In the latter, the female character is definitely at the forefront. Many of them, in fact, as Austrian artist Gustav Klimt presents his numerous subjects in a most compelling way.
Real women who, just a decade after Sisi’s death in 1898, freely agreed to be depicted in a manner that revealed their powerful and, at times, sensual nature.
Whereas Sisi, who felt trapped in her role as empress, isolated from her older children who were raised by their controlling grandmother Sophie, unsupported by her busy (philandering) husband, suffered the loss of friends (one of them Bavaria’s Ludwig II) and the suicide of her one and only son, Rudolf – coped only in whatever way she knew how.
And most of them in ways I admit to readily attributing to someone akin to an entitled and self-absorbed child.
For a Princess Diana groupie such as myself, shame on me to judge Sisi, really. But herein lay the conflict I talked about earlier.
The more I learned about Franz Joseph and Sisi, the more I realised that they didn’t particularly conform to the way of typical loveless matches that existed between royals. That would have been a good thing, right? Had their story stayed rosy, that is.
The fact that they started out actually in love with each other and yet ended up suffering the same fate as that of most arranged royal marriages was a bit of a letdown.
Unlike the fate of Britain’s Diana, however, I’d like to believe that Franz Joseph eventually stepped up to his role as Sisi’s champion.
Perhaps it was the remarkable coups by the otherwise politically uninterested Sisi in resolving the age-old conflict between Austria and Hungary, which resulted in a unified Austro-Hungarian Empire, with Franz Joseph finally as King of Hungary as well (and the birth of their youngest daughter, the only child to finally be raised by Sisi herself).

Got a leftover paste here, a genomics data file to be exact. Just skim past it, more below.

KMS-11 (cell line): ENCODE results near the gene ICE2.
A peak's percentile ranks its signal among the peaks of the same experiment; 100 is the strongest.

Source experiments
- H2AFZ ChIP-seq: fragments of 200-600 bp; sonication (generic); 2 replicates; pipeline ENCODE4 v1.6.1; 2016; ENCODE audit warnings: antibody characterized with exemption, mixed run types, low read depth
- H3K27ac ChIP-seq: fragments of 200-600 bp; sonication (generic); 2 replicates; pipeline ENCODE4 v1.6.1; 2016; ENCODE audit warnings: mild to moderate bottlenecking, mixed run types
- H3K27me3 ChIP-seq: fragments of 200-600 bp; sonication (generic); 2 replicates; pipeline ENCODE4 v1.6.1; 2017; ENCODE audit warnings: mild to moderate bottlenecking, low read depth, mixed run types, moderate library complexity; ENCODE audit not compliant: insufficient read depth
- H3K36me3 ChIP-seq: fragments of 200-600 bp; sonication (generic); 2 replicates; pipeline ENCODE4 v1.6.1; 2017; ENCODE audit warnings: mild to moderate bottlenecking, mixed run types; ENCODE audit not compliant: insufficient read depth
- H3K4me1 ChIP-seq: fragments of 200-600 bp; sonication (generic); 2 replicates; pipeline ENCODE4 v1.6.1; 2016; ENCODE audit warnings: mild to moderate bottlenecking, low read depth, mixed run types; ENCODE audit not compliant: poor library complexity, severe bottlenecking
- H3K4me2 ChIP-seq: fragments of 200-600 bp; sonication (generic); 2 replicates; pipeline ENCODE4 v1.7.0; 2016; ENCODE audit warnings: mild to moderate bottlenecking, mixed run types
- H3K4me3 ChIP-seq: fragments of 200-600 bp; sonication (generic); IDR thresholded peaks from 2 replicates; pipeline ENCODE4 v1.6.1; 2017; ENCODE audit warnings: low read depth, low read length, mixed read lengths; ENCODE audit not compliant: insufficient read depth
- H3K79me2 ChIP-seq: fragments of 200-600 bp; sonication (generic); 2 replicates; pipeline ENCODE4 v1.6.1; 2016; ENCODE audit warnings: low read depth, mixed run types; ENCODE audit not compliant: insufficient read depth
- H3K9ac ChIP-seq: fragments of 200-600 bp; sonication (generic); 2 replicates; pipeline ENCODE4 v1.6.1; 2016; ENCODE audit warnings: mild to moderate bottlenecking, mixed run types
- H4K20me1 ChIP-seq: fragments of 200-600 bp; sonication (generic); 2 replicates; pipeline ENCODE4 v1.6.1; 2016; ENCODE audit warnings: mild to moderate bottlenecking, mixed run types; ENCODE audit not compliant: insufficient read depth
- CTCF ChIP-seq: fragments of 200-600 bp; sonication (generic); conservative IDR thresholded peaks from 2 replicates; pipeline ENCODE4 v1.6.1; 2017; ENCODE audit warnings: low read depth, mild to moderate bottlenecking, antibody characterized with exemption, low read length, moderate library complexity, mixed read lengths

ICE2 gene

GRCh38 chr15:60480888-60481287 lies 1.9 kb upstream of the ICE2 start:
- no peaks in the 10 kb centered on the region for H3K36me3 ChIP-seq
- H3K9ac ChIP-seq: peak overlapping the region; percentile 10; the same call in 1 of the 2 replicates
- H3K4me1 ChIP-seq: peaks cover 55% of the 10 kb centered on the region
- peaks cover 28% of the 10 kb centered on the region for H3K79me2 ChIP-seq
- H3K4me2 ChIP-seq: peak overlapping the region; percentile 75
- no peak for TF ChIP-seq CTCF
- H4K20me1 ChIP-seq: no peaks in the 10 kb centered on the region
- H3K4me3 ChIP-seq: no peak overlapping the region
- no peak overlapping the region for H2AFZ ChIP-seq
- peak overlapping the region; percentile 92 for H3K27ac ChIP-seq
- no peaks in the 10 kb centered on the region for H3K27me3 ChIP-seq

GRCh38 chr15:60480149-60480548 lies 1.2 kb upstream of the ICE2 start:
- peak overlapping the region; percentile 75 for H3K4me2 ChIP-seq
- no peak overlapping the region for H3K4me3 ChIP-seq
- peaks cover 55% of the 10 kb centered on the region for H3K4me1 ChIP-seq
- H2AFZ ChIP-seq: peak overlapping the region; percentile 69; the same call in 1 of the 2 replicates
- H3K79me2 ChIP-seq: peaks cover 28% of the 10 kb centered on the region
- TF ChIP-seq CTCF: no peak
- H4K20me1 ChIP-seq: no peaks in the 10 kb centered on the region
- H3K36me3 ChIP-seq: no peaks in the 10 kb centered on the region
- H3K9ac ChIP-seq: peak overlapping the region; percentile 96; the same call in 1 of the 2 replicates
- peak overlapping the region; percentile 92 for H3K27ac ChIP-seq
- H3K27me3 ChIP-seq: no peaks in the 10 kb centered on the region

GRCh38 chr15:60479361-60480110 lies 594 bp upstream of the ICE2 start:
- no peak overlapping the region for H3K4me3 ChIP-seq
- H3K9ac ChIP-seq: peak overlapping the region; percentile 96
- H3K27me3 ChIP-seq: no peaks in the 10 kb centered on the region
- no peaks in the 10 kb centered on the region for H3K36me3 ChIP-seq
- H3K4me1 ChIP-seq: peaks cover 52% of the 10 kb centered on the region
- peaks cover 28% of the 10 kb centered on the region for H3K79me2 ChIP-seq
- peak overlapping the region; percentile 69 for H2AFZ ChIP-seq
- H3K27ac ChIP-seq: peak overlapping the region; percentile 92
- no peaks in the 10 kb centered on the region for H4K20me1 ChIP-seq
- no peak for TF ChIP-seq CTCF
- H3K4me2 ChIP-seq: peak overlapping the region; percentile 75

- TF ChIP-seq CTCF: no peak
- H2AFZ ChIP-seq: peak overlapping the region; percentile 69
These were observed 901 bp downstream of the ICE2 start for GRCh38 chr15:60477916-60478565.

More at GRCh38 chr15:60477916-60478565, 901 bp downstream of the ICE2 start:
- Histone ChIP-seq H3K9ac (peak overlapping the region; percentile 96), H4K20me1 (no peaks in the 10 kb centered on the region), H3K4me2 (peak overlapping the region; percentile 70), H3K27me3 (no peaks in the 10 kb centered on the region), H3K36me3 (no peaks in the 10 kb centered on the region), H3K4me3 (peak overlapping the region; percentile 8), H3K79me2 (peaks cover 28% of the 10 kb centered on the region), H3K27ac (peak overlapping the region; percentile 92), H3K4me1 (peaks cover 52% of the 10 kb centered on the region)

Perhaps it was the devastating loss of their only son, Rudolf, the young man who would have been emperor.
Or perhaps it was Sisi’s own tragic death in Switzerland, during one of her many trips abroad to escape the confines of Vienna, this time driving her straight into the hands of an unlikely assassin.
Belated or otherwise, Franz Joseph did grow to be a doting grandfather and became devoted to the memory of his beloved Sisi until his death.
As I looked around me, engrossed in my attempt to capture the essence of Sisi while sipping coffee in one of her favourite haunts, Cafe Demel, located just outside the palace walls of the Hofburg, it became clear to me.
A palace is a palace is a palace. Sure, that may be the case for many. But does it really have to be that way?
For within the four walls of any room could very well lie a story or two.
Just as in my quest to find Sisi, I came face-to-face with something larger: a love story surrounded by circumstances that, granted, may not have been entirely unique to the royals of that era.
Yet it was a great human experience, nevertheless. Real, raw, painfully, emotionally, joyfully human.
And that’s what I always get a kick out of discovering wherever I go.
And Vienna is definitely no exception.